Thomas Lynch’s The Undertaking

Poet and undertaker – you could hardly imagine two more unlikely or unusual occupations. And yet, the more you think on it, the deeper the connections between them appear to be: both jobs are concerned with sanctifying and memorializing, building imaginary bridges between a dead past and a living present. The day-to-day drudgery of the duties couldn’t be more different, of course, but there’s a certain philosophical kinship between the professions, not least because both provoke puzzlement from the general public. When he isn’t overseeing the embalming and interring of corpses at his family-run funeral parlour, Thomas Lynch teaches creative writing at the University of Michigan and writes poetry. He has published five collections of verse, and been featured in The New Yorker, Harper’s and The New York Times, among other prestigious publications. He came to my attention through the critic William Giraldi, whose high praise is not easily won and never misplaced, and to whom I will be eternally grateful for the introduction, for Lynch’s little essay collection – an extended meditation on life and death, of course – was a deeply enjoyable read, by turns edifying and mortifying.

As the subtitle makes clear (“Life studies from the dismal trade”), this book is at least partially a memoir, or perhaps a meditation, on what it means to bury the dead for a living. For Lynch, undertaking was also a family profession, since his father began the tradition, and made sure – in the ordinary way of fathers – to pass on the craft to his sons and daughters. From a very young age, then, Lynch was around death. He was accustomed to the late-night phone calls his father would receive, and later to casual trips to the town morgue, to collect the night’s unlucky corpse. It’s this very familiarity with death that the general public finds so repellant, for, as Lynch is at pains to make clear, we have so sanitized the modern world as to leave no room for death and its attendant messes. In “Crapper,” for example, he weaves together the story of the advent of indoor plumbing with the rise in palliative care wards and “senior citizen” homes, suggesting that both were undertaken in a similar spirit, to rid us of life’s unpleasantries. Surely, Lynch suggests, it’s significant that people used to die in their homes, among friends and family, and today they seldom do. We might banish death from our homes, but we cannot banish its consequences from our hearts and minds, and our refusal to confront it – in the opinion of this undertaker – is a symptom of a wider sickness.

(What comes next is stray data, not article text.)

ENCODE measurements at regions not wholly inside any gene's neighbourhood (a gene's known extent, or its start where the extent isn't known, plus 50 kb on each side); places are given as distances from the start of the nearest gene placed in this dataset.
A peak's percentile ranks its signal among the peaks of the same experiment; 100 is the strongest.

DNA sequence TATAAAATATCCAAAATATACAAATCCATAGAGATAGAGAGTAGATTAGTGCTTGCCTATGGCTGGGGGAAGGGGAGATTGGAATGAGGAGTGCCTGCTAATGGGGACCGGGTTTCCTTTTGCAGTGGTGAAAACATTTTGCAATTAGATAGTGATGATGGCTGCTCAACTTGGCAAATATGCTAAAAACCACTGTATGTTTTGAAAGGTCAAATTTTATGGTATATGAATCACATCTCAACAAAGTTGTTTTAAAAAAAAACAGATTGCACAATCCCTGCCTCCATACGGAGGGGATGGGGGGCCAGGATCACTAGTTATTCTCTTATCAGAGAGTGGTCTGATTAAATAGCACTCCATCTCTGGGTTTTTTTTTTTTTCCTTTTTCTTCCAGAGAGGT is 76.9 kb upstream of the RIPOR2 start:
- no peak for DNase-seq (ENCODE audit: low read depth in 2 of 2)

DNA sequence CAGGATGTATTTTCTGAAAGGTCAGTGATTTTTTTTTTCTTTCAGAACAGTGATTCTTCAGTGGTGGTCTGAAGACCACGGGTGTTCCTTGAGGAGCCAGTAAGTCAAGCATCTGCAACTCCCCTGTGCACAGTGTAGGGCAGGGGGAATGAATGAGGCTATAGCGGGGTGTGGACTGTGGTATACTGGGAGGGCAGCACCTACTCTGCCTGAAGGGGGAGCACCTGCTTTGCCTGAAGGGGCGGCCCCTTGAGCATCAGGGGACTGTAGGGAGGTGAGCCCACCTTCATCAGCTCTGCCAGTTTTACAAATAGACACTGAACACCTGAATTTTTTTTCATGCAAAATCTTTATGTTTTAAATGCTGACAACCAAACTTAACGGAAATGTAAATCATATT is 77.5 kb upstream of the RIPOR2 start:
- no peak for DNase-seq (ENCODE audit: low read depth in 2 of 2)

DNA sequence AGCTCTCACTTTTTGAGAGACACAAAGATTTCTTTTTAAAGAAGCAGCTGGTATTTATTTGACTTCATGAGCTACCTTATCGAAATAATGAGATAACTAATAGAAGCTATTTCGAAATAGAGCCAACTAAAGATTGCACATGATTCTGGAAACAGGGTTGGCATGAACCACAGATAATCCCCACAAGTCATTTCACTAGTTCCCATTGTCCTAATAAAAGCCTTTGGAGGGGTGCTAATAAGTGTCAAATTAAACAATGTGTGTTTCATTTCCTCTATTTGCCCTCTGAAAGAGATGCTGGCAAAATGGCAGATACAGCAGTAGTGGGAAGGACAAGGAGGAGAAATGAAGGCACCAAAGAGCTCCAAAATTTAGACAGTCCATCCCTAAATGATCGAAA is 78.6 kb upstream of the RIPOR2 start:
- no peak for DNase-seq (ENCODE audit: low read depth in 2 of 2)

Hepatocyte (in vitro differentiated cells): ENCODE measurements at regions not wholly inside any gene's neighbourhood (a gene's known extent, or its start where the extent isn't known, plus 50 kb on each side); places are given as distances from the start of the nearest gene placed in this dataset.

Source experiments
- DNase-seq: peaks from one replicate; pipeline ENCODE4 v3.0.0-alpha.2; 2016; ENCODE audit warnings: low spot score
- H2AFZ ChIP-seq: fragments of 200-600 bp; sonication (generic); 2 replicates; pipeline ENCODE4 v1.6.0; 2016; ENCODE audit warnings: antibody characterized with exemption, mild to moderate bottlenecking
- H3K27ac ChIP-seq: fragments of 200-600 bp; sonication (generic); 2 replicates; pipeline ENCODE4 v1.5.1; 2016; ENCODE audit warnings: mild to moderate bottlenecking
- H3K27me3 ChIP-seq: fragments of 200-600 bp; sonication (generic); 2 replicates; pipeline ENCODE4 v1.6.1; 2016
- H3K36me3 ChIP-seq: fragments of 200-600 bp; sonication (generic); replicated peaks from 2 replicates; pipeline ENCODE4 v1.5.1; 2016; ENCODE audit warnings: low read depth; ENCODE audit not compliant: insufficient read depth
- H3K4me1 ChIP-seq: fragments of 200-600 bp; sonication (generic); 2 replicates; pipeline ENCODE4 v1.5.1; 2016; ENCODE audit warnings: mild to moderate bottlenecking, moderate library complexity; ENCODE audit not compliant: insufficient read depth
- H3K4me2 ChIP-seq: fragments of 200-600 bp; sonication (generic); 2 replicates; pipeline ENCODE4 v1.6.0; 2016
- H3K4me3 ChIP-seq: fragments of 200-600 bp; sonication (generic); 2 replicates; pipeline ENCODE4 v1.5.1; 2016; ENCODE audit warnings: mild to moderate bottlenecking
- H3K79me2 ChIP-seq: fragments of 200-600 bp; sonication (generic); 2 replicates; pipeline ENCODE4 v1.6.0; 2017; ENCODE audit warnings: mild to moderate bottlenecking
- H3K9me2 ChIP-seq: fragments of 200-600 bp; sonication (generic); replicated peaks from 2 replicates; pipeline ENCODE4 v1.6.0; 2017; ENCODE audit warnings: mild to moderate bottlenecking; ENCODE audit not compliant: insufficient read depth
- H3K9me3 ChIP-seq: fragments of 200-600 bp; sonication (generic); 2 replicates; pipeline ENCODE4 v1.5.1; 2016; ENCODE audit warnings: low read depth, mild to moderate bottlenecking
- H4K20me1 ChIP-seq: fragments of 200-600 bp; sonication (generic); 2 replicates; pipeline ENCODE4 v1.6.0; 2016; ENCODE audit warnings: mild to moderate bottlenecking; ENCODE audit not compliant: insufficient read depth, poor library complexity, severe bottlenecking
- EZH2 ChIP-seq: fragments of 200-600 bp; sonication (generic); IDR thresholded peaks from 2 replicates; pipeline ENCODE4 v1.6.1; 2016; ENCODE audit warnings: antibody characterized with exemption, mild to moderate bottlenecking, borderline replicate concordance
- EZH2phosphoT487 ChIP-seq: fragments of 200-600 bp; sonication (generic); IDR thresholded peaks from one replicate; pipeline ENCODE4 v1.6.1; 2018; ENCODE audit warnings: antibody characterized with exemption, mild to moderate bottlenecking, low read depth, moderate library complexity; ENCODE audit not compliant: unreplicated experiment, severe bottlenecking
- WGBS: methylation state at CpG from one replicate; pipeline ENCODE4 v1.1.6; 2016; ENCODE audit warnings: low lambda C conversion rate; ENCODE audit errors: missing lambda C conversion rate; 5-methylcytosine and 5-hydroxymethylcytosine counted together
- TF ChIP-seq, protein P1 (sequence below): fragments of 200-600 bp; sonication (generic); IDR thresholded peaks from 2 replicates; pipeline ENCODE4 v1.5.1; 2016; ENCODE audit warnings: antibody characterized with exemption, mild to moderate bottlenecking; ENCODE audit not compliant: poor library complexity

And just as bringing the crapper indoors has made feces an embarrassment, pushing the dead and dying out has made death one. […] out of sight out of mind. Make it go away, disappear. Push the button, pull the chain, get on with life. The trouble is, of course, that life, as any fifteen-year-old can tell you, is full of shit and has but one death. And to ignore our excrement might be good form, while to ignore our mortality creates an “imbalance,” a kind of spiritual irregularity, psychic impaction, a bunging up of our humanity, a denial of our very nature.

Death, after all, is one of the few things we all have in common, a spiritual Rome to which all roads lead, and to deny or downplay its inevitability sucks the significance from life, trivializes existence itself. Lynch knows this truth intimately, because undertaking, as he understands it, involves not merely caring for the dead but ministering to the living. We may speak, for example, of “Tom’s funeral,” but Tom long ago ceased to be: the funeral is for his friends and family, the beloved and bereaved, who gather as much for their sake as for his. “Undertakings are the things we do to vest the lives we lead against the cold, the meaningless, the void, the noisy blather, and the blinding dark. It is the voice we give to wonderment, to pain, to love and desire, anger and outrage; the words that we shape to song and prayer.”

And there you have it, plain as possible: the connection between poetry and undertaking made explicit. And I submit to you that, even if very few poems make death and its attendant griefs their subject matter, every poem is at bottom a “song and prayer” against death’s nullifying powers. Herrick’s virgins and Wordsworth’s flowers are celebrations of life, and life would be utterly unremarkable were it not for its opposite. In a poet’s prose, with humour and insight, Lynch probes the unexamined connections between life and death, and passes judgment on our death-denying modern culture. It is a noble undertaking, worthy of a poet’s time, and the rest of us could profit immensely from his labours.